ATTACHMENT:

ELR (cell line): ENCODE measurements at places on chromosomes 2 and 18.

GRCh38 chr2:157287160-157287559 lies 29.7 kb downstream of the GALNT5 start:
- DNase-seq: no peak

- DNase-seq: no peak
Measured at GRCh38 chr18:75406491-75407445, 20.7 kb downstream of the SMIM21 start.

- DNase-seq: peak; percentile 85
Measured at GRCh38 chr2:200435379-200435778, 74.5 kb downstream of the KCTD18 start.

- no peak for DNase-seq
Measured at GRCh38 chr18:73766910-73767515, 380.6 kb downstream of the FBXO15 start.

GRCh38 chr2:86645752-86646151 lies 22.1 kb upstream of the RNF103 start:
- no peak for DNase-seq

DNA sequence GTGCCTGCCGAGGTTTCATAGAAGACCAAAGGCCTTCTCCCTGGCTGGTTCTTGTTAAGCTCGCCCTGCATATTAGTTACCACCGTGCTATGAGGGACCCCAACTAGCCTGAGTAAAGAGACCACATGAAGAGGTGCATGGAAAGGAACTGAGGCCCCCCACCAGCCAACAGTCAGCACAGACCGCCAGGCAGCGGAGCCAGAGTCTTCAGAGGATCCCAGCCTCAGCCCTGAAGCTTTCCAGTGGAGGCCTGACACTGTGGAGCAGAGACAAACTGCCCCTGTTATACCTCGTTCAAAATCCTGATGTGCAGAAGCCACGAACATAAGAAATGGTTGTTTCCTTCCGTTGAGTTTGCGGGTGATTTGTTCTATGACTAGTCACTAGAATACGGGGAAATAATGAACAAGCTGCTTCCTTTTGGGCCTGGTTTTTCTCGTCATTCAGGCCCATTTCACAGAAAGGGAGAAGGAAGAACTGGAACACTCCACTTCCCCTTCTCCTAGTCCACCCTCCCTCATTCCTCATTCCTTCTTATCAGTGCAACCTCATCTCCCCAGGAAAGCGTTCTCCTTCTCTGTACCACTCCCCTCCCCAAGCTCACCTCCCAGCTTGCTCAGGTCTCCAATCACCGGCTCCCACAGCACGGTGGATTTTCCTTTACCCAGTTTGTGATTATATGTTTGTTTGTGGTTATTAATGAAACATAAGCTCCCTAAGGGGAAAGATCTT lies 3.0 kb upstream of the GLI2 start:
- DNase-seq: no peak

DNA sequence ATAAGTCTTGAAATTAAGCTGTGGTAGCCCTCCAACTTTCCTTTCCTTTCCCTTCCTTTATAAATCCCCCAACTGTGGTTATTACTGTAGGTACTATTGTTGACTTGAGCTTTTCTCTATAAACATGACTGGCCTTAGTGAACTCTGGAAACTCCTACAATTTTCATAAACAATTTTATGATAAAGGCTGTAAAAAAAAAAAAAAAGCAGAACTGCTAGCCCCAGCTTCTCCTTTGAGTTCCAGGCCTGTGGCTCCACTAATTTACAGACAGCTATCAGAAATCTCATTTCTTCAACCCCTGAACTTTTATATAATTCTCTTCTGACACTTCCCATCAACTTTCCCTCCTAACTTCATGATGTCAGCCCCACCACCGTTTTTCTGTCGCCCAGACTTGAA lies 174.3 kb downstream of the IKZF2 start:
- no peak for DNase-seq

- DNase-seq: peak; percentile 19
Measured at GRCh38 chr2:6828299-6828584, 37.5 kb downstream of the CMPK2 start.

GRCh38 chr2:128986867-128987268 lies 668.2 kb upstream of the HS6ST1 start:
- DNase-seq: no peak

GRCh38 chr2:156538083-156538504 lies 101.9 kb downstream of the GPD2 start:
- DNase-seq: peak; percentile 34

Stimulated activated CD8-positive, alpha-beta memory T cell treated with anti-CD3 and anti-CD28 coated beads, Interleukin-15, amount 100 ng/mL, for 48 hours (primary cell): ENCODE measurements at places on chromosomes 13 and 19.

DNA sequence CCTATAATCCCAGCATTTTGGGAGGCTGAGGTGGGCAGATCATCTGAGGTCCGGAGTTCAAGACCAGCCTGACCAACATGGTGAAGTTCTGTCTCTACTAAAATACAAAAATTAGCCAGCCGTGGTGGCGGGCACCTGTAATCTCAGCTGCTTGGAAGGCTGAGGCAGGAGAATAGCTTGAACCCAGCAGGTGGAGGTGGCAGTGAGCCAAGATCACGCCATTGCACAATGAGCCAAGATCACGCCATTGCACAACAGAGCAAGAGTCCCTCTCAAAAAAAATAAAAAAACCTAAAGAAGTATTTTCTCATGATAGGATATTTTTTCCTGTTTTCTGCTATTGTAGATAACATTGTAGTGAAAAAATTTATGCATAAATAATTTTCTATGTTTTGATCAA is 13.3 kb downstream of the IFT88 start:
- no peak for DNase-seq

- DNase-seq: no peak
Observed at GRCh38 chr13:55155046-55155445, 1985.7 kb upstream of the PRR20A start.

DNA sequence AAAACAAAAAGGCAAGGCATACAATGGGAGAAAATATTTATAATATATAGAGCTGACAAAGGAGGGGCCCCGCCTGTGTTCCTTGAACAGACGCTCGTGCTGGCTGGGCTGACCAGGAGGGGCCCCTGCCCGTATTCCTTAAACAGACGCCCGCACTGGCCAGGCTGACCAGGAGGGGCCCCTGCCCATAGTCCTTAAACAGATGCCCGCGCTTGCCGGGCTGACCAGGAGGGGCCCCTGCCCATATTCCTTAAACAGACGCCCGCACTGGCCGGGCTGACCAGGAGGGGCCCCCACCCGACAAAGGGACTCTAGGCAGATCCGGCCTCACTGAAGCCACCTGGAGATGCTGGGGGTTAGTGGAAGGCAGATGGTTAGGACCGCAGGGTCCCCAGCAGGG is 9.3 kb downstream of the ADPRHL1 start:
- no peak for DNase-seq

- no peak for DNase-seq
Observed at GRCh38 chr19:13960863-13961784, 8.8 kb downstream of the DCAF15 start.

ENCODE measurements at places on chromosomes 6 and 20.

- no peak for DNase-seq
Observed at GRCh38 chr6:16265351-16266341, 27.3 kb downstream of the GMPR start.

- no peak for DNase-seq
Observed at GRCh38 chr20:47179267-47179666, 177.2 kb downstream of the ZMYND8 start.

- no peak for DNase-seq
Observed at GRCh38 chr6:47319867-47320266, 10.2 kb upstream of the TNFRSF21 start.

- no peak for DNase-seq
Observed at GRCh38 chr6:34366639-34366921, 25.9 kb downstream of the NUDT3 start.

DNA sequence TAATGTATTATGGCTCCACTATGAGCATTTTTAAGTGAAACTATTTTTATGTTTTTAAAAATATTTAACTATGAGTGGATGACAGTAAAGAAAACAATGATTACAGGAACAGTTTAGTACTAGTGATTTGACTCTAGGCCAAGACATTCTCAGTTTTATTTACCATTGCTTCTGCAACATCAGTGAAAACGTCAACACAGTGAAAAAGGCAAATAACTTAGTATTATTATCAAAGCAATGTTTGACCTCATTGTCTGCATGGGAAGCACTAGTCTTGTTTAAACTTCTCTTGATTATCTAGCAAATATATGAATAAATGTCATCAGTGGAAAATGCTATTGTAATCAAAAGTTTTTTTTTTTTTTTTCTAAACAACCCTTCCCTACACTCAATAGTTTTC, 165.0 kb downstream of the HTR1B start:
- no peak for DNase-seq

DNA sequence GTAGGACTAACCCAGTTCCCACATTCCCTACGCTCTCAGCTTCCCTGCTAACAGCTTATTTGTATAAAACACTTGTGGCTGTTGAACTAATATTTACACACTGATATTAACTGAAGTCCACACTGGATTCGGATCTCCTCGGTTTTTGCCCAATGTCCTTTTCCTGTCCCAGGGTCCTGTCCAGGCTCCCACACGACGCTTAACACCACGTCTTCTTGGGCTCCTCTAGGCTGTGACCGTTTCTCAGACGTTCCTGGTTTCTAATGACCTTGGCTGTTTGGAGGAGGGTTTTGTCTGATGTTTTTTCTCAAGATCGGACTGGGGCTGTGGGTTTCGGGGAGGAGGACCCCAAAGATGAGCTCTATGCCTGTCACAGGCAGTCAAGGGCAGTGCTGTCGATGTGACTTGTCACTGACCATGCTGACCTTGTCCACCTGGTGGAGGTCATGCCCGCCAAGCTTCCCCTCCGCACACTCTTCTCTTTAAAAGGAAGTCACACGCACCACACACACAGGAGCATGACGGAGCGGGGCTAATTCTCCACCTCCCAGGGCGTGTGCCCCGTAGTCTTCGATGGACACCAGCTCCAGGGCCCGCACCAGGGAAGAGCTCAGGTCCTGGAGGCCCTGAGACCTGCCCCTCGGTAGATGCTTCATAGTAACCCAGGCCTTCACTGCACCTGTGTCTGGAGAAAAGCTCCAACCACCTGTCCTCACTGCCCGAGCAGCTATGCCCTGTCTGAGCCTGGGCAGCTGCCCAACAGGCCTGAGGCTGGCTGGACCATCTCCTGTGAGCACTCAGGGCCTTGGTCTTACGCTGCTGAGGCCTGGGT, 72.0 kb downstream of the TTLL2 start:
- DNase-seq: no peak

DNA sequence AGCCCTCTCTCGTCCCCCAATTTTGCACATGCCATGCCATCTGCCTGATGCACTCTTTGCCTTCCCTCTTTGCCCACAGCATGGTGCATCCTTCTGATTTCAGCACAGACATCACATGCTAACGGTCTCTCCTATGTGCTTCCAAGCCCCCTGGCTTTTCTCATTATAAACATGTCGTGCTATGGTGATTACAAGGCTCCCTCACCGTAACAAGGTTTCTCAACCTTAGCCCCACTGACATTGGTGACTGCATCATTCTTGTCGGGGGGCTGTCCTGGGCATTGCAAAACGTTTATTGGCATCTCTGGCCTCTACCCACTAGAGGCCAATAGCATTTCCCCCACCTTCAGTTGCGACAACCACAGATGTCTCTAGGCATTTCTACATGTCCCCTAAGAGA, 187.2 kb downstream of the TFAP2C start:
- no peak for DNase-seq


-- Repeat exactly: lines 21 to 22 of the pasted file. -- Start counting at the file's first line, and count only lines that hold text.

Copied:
- DNase-seq: peak; percentile 34

Stimulated activated CD8-positive, alpha-beta memory T cell treated with anti-CD3 and anti-CD28 coated beads, Interleukin-15, amount 100 ng/mL, for 48 hours (primary cell): ENCODE measurements at places on chromosomes 13 and 19.